Property and Debts


In order to help you better understand the divorce process, some basic information is provided below. However, this is not intended as legal advice and should not be treated as such. Every divorce case is different and unique. There is no set formula used in every divorce case. Your case can be evaluated only after Divorce Attorney Francisco Zavala personally discusses the specifics of your case with you.




When it comes to marriage and divorce, you may have heard of the phrase "Community Property". Community property is anything earned or acquired by either spouse during the marriage, including debts. Another word for community property is marital estate. Think of your marital estate as a big box filled with everything you ever acquired during marriage, both valuable (Car) and not valuable (Credit Card Debt). 


In every divorce, you have to divide up your marital estate. This includes property as well as debt acquired during your marriage.


What is considered property?


The most obvious is your home, vehicles, land, valuable items such as jewelry and money in bank accounts. However, property also includes retirement accounts, accumulated vacation pay, pension funds, employee stock options, tax refunds and equity in insurance policies. Divorce Attorney Francisco Zavala will make sure that all community property is accurately accounted for and fairly distributed among both parties. In a divorce, each spouse is entitled to an equal share of both assets and debts.


In a pending divorce, both parties are responsible after separation for accounts that are in both of your names. It is very important to close all credit card accounts that were in use during your marriage. While the divorce is pending, you are liable for any credit card use by your spouse. It may be a good idea to open new accounts and get new credit cards in your separate names. To avoid animosity, and if reasonable, inform your spouse of your intent to do this.


Before a divorce petition is filed, one spouse acting alone can take all the money out of a joint bank account. This means that any property in jointly owned accounts is at risk until a Petition for Divorce is filed with its automatic restraining orders. Divorce Attorney Francisco Zavala will immediately file a Petition for Divorce with a restraining order to protect money in joint bank accounts. To further understand restraining orders please review our separate section in our website under "Restraining Orders."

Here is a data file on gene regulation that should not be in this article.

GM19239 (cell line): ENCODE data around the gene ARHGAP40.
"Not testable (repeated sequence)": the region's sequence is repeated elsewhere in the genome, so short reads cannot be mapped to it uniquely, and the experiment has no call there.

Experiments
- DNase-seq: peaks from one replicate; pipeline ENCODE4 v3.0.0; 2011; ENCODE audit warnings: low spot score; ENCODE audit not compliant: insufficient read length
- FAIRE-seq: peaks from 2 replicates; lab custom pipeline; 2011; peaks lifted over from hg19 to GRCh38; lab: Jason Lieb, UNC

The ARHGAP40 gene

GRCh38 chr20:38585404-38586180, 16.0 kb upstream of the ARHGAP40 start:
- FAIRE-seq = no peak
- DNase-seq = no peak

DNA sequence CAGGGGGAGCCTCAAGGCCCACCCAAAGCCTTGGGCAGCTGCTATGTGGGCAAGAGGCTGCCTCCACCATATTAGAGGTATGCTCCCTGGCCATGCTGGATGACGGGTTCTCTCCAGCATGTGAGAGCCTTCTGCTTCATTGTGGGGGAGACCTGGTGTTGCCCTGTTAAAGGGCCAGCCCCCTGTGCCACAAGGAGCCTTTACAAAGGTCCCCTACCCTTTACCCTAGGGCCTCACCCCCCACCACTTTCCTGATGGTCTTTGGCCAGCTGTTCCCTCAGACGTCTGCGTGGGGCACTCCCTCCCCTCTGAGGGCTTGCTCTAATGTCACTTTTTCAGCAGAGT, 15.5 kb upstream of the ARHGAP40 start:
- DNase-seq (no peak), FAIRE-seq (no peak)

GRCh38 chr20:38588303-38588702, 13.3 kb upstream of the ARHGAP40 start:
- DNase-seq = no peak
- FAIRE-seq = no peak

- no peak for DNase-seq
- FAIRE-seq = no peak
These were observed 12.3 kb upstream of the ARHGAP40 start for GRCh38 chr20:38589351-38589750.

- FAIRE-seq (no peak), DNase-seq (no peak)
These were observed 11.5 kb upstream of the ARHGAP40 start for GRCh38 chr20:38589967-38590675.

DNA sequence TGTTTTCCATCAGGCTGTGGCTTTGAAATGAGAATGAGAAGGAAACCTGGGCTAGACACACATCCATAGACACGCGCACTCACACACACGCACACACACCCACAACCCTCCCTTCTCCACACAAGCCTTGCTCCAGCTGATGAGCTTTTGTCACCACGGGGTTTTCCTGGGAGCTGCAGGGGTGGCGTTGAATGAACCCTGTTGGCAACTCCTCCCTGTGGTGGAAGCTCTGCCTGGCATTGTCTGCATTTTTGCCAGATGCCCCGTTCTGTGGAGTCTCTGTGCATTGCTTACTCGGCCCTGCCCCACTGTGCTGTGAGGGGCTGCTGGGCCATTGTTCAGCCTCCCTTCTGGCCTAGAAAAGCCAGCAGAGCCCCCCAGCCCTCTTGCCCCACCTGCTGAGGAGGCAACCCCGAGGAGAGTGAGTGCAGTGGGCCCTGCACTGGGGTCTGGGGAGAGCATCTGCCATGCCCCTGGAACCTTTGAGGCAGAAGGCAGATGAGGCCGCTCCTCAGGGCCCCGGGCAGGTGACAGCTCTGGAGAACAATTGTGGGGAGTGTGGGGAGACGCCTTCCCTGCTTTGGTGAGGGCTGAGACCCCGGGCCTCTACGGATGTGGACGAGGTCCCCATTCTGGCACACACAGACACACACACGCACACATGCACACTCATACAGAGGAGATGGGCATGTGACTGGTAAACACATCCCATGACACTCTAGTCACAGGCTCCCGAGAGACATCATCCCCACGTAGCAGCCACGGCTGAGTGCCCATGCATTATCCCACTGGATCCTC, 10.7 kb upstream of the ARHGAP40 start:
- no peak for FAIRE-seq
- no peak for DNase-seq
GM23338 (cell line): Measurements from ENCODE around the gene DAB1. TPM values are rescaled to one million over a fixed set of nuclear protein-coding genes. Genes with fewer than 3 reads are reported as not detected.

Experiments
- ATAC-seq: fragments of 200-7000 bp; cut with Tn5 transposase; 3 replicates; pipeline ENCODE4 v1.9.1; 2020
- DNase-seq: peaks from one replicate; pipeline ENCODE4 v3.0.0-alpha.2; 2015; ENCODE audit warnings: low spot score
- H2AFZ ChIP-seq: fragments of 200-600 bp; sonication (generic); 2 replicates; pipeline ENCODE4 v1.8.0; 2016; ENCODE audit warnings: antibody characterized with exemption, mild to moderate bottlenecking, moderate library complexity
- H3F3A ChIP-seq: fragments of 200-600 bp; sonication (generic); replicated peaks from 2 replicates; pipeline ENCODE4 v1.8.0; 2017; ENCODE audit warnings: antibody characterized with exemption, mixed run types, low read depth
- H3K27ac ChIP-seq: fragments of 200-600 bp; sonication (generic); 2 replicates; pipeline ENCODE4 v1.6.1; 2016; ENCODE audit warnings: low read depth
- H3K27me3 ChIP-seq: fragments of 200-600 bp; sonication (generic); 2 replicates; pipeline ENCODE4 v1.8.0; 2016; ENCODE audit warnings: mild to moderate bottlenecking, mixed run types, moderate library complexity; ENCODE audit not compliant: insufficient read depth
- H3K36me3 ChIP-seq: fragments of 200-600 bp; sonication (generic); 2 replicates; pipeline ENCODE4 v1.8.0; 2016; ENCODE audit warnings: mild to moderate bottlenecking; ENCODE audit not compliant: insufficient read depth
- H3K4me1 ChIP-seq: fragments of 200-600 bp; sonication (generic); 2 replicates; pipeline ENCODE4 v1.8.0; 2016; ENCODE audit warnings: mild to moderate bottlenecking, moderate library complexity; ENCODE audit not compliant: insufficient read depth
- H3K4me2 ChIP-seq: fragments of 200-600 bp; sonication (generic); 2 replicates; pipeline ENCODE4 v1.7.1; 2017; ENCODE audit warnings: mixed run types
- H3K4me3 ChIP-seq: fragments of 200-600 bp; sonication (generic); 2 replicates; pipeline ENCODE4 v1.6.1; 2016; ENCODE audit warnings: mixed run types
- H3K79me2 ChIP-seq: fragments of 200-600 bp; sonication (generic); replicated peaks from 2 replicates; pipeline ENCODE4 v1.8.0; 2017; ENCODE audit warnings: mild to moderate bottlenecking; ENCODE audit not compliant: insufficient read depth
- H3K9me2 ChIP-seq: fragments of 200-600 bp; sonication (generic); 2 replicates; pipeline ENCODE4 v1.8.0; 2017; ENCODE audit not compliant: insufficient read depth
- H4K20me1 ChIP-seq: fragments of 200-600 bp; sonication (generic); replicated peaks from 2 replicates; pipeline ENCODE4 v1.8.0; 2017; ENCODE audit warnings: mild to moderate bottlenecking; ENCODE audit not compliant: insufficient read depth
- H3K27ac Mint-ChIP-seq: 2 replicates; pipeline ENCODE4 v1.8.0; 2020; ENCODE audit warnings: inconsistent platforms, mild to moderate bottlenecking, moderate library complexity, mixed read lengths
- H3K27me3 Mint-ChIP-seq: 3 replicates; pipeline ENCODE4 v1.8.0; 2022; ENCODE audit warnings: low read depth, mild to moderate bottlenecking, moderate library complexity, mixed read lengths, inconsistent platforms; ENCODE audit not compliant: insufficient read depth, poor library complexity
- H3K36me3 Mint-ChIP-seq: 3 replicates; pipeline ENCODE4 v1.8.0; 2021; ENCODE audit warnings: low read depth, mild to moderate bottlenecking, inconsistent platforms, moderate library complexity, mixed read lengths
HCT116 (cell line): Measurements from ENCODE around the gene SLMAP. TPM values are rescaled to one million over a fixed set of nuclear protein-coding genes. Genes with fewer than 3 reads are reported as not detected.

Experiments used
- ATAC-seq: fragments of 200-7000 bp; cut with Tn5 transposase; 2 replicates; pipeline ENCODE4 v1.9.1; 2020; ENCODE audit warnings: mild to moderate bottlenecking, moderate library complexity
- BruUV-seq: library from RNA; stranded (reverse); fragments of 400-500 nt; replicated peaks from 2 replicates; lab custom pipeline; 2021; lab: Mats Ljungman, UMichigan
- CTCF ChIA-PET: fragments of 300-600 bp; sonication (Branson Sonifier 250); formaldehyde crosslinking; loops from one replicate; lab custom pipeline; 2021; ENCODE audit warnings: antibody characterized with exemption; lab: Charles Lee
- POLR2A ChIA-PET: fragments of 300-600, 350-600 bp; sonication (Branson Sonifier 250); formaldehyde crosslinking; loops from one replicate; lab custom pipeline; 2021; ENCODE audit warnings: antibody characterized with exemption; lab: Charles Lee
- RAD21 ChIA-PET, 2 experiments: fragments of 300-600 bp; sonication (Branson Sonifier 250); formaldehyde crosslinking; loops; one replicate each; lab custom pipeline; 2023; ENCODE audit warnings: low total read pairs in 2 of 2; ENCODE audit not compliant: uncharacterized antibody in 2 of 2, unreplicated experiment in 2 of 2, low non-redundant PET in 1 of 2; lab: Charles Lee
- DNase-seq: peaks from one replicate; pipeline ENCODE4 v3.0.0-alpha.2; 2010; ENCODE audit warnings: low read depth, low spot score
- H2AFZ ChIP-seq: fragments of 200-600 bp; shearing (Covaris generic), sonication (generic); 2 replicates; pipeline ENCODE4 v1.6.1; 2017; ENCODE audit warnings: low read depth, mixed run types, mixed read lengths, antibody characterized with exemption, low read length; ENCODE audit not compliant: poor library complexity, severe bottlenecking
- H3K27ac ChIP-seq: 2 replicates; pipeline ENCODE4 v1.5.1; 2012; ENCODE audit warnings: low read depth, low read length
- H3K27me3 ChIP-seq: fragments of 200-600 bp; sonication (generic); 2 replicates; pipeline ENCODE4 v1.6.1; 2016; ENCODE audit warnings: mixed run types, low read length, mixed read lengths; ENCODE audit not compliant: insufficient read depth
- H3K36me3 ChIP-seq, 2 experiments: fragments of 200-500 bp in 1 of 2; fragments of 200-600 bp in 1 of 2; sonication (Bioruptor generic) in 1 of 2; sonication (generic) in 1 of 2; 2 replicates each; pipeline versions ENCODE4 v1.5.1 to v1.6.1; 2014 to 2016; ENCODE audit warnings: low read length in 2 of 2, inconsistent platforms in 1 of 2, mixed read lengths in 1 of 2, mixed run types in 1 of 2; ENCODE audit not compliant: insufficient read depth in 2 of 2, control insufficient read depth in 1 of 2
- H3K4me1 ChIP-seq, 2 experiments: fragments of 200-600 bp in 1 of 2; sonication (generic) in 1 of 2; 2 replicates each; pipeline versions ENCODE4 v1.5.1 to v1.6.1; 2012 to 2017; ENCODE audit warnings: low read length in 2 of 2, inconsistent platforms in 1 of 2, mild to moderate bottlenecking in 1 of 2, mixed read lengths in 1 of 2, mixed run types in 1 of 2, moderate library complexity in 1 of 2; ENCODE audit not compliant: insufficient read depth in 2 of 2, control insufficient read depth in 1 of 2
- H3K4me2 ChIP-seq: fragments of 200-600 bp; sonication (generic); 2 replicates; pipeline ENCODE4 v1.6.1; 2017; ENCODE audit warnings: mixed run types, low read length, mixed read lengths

Separate property belongs to one spouse and is not part of the marital estate. Generally, a divorce will not affect separate property. Separate property is defined as property and debt that was acquired before the marriage. Property and Debts from before the marriage are the separate property of that spouse. For example, loans for the education and training of a spouse are treated as the separate debt of that spouse.


Finally, it should be noted that any property or debt acquired by either spouse after the date of separation is considered that spouse's separate property or debt. The date of separation is whenever one spouse intended to make a complete, final break (not just a temporary separation), with simultaneous conduct furthering that intent. Usually, this means one spouse moves out and is living separately and makes it clear through words and actions that they have permanently terminated the relationship.